ZrO2 thin films might be used as capping layers for protecting extreme ultraviolet (EUV) optics against oxidation and other chemical degradation processes. These coatings should be homogeneous and form a closed layer, not degrade the underneath barrier/mirror, and have a thickness in the nanometre range to keep good reflection properties of the mirror. The initial growth of ZrO2 films by reactive magnetron sputtering on top of amorphous Si was monitored by in vacuo low-energy ion scattering (LEIS). With this technique, the atomic composition of the outermost atomic layer of a surface can be probed. By monitoring for which deposited amount of ZrO2 the signal from the underlying Si vanishes, the ZrO2 thickness required for forming a closed layer was determined. In this way, LEIS was employed to study how deposition parameters influence the sharpness of the interface between the cap layer and Si. In-vacuo X-ray photoelectron spectroscopy (XPS) was used to find the optimal deposition conditions and the stoichiometry of the produced layers. Depending on deposition conditions, a fully closed layer can be formed with a deposited ZrO2 thickness of 1.7 nm. Passivation of the Si underlayer by nitrogen or oxygen was found to have no influence on the sharpness of the interface with the ZrO2 cap. Based on the smoothness of the as deposited layers, as probed by AFM analysis, it was concluded that intermixing, rather than island formation, is limiting the sharpness of the ZrO2/Si interface.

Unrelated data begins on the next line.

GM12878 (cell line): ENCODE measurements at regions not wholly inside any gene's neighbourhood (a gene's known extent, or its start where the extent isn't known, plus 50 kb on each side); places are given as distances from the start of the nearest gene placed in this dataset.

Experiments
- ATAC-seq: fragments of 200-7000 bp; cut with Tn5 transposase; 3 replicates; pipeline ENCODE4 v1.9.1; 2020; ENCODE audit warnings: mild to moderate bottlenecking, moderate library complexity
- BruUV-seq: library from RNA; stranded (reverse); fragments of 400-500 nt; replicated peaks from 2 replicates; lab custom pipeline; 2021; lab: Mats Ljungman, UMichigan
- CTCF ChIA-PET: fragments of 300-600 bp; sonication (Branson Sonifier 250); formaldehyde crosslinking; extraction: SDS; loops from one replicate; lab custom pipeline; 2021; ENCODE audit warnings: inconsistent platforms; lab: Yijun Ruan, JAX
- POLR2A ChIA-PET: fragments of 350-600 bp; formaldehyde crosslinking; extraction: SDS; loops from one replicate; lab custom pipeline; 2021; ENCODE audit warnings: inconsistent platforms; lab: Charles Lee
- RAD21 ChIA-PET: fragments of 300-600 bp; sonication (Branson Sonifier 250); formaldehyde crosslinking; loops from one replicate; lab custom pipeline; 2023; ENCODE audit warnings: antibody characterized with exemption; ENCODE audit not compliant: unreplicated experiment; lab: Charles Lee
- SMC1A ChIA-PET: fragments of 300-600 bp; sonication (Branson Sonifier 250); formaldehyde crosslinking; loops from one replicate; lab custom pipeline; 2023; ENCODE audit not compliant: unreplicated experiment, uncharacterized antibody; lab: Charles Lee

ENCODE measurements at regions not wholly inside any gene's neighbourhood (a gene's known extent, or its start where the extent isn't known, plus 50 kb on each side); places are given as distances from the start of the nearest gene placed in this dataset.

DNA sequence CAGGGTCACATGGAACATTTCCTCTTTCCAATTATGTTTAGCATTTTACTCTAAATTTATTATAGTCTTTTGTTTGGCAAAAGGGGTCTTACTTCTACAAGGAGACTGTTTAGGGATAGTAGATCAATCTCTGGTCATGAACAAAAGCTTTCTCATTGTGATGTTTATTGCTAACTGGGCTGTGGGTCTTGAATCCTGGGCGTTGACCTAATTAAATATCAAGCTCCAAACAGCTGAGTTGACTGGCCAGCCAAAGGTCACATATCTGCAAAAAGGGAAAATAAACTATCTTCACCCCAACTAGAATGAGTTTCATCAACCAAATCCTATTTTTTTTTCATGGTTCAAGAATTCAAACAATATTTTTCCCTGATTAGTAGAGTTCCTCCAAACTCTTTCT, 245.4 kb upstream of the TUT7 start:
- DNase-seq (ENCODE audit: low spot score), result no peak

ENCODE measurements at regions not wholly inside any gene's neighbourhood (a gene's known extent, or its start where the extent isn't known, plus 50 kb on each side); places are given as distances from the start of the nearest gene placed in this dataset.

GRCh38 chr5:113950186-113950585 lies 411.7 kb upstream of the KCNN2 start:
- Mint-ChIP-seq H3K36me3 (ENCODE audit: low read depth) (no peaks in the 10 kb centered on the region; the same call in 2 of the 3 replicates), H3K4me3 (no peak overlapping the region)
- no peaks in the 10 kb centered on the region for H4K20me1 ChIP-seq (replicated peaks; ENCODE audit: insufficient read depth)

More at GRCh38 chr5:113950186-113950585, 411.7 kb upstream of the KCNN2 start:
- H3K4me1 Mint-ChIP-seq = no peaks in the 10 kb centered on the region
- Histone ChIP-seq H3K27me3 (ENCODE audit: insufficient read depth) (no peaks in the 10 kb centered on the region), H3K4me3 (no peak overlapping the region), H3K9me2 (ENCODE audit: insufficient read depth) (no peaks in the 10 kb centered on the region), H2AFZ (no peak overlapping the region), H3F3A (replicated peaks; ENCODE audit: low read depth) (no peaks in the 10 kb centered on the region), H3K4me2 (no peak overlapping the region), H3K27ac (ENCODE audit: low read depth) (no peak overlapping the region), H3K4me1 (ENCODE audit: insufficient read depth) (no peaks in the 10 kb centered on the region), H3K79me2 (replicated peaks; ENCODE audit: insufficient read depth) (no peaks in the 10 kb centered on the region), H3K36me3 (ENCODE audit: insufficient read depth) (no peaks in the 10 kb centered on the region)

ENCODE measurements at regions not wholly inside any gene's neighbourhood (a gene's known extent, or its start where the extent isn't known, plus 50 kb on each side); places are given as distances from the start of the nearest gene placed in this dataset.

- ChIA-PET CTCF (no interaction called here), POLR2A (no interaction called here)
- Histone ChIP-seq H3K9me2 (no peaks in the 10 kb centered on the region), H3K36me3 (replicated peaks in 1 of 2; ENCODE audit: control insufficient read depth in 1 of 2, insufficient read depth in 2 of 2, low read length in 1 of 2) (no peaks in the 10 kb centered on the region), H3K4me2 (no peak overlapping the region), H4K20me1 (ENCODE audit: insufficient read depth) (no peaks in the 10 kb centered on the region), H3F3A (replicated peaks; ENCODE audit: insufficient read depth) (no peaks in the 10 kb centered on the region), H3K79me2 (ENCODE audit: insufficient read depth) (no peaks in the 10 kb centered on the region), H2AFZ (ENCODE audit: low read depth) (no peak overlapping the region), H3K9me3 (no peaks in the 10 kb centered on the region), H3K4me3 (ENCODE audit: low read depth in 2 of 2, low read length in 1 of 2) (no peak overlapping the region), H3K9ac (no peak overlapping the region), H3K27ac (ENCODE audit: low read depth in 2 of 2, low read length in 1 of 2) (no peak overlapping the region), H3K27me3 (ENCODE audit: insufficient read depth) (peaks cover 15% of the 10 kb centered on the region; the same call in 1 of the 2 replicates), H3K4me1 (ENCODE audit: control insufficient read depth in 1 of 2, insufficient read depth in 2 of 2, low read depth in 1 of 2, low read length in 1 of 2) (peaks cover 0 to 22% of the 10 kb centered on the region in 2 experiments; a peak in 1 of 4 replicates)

|Publication status||Published - 1 Dec 2016|